• Focus on your schooling or work.
    • Find a hobby for when you are apart that will not get in the way of your relationship.
    • Don't forget about your friends - they were there before your SO and they will be there no matter what.
    • While it may be tempting to brag about your SO to your friends, don't overdo it. Bringing up your SO and praising them is a good thing as long as the entire conversation doesn't revolve around them.
    • Just be independent. Don't become an emotional leech who can't be alone and without your SO.
  6. 6
    Grow your relationship. Do things together that strengthen the relationship bond.
    • Go to the movies. bowling, for a walk, anything. Do something.
    • Include your SO in your life and ask to be part of theirs.
    • Make plans to hang out with friends or family, theirs or yours.
    Whatever you do, do not berate your SO if their work comes in the way of a plan you may have had.
  7. 7
    Be supportive. Your SO will undergo and experience many situations that will mentally and emotionally test them, both at home and on the field, so it's important that you not only respect their career choice but also unconditionally support their roles.
    • Be part of their military life. Attend military social events and/or family days together and connect with other people. Connections are good.
    • Be a good listener when your SO needs to vent or a steady shoulder to cry on. You can expect the same in return.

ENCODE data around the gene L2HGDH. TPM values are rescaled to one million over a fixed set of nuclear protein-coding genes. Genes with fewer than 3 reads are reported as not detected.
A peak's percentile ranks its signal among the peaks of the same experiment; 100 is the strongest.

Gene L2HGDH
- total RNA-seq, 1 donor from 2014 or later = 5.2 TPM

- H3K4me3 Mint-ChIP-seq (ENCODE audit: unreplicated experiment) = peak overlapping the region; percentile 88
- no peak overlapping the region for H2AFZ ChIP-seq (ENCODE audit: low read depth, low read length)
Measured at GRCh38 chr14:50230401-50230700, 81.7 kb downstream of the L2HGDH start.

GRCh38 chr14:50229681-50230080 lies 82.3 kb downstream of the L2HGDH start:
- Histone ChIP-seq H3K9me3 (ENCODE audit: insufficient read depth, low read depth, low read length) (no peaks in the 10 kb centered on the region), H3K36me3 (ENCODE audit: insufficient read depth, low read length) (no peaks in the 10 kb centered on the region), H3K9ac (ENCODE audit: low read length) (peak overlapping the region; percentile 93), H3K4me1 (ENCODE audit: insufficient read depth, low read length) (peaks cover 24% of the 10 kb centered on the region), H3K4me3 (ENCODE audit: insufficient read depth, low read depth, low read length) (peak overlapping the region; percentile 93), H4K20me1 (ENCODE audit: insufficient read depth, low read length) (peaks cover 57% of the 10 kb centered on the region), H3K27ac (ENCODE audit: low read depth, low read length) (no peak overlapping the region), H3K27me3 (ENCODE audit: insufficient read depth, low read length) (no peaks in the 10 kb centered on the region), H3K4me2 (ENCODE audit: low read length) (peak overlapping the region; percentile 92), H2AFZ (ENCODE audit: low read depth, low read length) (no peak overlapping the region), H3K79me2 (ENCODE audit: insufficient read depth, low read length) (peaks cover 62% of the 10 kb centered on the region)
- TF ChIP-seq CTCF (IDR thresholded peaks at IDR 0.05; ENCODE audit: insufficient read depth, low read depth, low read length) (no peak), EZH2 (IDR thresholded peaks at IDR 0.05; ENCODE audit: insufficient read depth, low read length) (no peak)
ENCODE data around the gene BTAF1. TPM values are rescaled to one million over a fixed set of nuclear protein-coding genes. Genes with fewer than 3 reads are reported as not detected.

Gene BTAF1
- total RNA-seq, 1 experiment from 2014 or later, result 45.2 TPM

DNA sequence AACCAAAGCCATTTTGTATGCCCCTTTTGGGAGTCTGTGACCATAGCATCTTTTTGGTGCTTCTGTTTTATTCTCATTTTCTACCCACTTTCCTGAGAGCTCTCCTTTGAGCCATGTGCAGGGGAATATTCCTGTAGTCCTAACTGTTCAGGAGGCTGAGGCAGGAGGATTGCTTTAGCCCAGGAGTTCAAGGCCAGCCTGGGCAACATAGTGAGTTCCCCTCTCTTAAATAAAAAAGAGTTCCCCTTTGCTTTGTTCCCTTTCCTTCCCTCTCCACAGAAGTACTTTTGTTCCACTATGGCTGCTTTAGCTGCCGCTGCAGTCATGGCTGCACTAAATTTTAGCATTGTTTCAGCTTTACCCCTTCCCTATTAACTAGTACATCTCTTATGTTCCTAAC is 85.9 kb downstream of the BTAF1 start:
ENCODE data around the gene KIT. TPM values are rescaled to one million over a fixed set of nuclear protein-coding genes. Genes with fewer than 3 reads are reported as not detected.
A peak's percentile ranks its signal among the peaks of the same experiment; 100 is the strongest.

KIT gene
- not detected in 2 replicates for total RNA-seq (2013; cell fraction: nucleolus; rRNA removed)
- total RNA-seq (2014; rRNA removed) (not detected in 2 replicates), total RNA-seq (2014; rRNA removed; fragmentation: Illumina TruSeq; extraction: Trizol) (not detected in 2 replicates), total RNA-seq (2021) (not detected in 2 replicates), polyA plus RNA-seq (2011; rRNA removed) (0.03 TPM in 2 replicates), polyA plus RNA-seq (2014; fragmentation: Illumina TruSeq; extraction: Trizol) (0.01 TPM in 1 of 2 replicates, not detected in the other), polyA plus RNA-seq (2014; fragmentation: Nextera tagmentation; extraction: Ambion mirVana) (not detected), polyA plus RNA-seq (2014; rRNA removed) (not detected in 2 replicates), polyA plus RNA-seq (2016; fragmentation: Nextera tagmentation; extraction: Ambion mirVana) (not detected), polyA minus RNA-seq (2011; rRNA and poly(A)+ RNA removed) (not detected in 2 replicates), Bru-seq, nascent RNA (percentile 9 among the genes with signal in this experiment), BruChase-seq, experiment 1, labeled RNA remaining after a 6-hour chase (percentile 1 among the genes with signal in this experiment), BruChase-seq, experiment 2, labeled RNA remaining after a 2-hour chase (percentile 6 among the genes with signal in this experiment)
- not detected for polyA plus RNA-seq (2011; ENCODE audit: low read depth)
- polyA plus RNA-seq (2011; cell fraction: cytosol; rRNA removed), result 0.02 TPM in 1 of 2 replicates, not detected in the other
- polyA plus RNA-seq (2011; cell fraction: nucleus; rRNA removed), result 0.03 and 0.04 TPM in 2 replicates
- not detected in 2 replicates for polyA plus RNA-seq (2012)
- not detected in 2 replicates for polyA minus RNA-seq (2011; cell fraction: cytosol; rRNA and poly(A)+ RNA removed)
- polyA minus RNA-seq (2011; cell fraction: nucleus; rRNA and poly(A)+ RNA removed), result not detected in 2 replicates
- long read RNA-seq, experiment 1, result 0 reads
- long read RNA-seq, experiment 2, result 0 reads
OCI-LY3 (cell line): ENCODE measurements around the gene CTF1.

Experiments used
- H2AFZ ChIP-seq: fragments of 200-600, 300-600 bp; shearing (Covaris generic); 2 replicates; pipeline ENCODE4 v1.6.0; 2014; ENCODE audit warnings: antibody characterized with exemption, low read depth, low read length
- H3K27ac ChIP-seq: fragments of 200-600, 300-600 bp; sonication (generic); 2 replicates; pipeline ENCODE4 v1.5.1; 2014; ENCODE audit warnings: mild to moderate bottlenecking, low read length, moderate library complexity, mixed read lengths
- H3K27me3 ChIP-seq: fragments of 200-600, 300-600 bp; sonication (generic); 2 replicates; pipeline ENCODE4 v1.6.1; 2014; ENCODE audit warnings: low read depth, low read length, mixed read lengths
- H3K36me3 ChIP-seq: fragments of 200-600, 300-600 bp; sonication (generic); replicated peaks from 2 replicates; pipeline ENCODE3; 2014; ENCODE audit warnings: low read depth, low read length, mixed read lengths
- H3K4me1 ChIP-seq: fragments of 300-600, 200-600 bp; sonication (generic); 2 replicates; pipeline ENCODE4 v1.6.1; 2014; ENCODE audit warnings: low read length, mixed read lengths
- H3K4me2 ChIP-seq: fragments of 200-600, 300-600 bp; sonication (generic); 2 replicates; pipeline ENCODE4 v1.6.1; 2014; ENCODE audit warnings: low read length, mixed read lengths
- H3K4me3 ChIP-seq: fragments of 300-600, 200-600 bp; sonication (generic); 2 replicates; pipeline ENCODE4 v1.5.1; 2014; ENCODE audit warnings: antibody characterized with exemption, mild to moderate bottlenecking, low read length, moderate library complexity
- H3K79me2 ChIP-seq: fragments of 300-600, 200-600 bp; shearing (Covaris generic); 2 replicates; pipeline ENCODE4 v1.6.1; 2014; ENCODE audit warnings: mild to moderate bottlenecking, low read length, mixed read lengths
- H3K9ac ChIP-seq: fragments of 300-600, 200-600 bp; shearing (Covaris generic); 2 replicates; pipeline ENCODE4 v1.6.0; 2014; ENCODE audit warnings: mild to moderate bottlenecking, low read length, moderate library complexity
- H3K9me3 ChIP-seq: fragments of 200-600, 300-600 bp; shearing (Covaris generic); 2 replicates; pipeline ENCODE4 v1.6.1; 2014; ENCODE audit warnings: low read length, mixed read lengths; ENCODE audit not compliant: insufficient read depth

• Be mindful of their need for space and give them that time alone. While it may be tempting to want to spend every living second together, time apart does both of you good.
    • Be happy for each other!
    • If your SO has a bad day and brings it home to you, take it with stride. You are also human and you, too, have had and will have bad days. However, do not let your SO use a bad day as an excuse to mistreat or abuse you physically or emotionally. If you feel that you are in danger, seek immediate help.
  8. 8
    Be ready for deployment. The hardest aspect of a military relationship is when a SO deploys for a lengthy period of time. In the long run, while it may be difficult to deal with and process at first, deployments can and often strengthen relationship bonds when both partners help each other navigate the change. If your SO is preparing to be or is already deployed, the following actions can be helpful:
    • Be consistently and unconditionally supportive of your SO. Deployments are not only hard for those of us left behind, but they are equally hard for those who leave.
    • It's good to let you SO know that you miss them, as this lets them know they are not only loved but yearned for. This is good.